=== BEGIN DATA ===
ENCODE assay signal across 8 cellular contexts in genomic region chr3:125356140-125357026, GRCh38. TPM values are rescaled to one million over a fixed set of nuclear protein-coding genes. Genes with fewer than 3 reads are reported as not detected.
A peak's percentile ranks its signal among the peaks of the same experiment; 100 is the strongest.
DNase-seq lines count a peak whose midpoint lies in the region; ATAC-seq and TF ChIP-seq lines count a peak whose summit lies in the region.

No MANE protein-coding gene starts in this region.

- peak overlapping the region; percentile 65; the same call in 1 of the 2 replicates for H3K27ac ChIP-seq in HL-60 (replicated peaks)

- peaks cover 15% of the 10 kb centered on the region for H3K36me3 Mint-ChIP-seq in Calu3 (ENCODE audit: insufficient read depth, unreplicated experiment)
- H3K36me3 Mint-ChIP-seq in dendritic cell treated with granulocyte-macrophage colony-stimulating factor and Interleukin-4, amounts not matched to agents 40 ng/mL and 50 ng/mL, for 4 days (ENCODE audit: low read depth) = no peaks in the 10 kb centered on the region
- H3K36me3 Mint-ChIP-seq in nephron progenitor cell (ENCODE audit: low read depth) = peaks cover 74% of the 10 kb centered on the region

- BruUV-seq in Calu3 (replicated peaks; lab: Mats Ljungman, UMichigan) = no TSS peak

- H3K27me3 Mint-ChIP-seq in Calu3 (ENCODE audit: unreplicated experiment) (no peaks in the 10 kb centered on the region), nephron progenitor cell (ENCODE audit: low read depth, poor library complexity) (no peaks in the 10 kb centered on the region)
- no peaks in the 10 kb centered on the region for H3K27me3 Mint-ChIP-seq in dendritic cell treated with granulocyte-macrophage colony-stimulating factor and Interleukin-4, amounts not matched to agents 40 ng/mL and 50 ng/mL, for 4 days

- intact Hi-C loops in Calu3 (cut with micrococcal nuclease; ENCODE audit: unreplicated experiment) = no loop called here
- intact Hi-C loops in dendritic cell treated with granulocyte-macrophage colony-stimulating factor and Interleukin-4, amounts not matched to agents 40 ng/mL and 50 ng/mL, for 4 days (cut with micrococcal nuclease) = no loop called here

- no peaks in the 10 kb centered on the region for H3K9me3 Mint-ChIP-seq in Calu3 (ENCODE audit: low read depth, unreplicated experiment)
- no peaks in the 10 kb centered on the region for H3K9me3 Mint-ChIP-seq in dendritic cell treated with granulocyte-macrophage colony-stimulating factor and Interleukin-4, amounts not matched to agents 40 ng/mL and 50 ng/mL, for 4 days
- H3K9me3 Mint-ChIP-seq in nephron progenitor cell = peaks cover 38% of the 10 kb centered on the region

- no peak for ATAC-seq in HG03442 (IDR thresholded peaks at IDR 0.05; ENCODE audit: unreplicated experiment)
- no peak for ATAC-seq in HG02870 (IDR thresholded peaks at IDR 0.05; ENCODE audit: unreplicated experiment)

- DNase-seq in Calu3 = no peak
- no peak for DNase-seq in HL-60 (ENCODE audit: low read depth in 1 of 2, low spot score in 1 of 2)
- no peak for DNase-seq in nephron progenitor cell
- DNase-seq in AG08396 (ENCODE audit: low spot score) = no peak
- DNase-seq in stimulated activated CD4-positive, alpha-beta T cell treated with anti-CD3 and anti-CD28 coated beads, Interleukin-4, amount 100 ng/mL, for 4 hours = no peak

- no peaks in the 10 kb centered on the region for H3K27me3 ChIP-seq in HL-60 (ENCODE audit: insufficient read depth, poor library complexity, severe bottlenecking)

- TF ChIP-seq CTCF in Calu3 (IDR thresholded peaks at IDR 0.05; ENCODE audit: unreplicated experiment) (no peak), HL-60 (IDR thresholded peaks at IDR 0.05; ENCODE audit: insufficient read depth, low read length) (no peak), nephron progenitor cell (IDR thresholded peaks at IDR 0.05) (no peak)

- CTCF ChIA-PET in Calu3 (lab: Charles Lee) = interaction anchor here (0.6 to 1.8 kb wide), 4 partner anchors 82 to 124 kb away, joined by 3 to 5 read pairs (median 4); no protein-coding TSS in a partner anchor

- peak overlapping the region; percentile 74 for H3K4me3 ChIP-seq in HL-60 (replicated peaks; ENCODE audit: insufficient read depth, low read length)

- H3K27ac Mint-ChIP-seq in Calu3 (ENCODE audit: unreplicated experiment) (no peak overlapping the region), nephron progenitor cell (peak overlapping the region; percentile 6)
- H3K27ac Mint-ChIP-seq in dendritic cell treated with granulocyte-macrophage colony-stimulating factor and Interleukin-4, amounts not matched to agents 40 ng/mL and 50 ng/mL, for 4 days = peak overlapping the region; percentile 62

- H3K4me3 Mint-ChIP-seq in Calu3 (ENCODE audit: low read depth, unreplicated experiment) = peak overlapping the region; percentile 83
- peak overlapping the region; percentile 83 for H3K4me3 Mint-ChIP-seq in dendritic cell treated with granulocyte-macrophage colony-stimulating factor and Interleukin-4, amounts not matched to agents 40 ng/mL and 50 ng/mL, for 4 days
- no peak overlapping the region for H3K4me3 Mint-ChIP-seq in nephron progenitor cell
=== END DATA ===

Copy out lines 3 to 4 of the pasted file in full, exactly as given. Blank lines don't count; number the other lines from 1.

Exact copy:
DNase-seq lines count a peak whose midpoint lies in the region; ATAC-seq and TF ChIP-seq lines count a peak whose summit lies in the region.

No MANE protein-coding gene starts in this region.